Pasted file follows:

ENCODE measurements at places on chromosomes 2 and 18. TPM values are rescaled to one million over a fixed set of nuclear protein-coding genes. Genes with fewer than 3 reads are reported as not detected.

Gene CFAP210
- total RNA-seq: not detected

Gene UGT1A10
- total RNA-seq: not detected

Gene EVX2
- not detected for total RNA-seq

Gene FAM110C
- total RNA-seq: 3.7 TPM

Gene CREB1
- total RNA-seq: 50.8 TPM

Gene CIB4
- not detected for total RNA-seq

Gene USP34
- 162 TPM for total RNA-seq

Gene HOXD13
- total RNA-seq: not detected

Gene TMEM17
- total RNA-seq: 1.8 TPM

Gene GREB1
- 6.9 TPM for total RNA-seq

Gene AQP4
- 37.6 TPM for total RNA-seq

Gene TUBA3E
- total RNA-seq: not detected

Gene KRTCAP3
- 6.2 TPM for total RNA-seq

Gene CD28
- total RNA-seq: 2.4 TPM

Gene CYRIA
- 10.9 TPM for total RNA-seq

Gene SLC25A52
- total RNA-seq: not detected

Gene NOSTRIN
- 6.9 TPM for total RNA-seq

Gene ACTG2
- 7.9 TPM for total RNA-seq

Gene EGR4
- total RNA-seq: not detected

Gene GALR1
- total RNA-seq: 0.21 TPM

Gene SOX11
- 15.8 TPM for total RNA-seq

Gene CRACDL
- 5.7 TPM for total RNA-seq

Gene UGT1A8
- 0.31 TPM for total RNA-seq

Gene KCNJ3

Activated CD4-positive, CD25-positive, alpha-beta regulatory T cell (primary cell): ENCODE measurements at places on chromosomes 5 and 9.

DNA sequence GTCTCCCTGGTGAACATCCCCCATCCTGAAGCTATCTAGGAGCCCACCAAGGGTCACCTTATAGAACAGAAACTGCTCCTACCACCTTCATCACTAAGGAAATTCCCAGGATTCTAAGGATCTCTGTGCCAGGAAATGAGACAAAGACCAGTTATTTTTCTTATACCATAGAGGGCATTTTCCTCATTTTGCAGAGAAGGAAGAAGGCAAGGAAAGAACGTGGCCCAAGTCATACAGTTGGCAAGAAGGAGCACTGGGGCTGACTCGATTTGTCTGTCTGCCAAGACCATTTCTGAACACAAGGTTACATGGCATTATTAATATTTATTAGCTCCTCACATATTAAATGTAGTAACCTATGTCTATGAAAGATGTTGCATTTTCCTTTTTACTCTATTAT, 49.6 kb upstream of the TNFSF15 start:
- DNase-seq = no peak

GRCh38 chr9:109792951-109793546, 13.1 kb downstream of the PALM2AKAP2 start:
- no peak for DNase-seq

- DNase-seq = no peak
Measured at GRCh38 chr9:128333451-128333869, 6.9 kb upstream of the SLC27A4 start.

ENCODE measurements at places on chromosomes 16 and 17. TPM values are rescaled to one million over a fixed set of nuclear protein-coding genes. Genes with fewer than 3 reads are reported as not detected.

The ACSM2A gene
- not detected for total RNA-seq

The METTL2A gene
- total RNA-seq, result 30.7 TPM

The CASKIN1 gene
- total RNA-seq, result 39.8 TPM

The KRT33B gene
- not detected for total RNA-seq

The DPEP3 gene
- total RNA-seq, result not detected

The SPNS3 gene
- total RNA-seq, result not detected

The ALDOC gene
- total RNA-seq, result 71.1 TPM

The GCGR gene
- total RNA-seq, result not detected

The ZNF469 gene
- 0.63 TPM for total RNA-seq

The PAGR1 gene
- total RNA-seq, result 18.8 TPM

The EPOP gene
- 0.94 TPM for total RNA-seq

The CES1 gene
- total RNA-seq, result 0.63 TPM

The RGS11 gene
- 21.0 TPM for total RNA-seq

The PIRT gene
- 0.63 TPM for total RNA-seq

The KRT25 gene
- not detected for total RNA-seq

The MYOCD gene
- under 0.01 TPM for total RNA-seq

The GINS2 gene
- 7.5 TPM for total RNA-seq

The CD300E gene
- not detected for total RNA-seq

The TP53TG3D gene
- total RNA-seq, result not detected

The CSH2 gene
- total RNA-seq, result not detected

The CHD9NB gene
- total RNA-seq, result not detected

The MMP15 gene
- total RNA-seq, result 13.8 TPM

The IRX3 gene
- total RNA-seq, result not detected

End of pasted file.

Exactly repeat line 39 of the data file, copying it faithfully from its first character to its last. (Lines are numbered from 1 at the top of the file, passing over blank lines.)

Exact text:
- total RNA-seq: not detected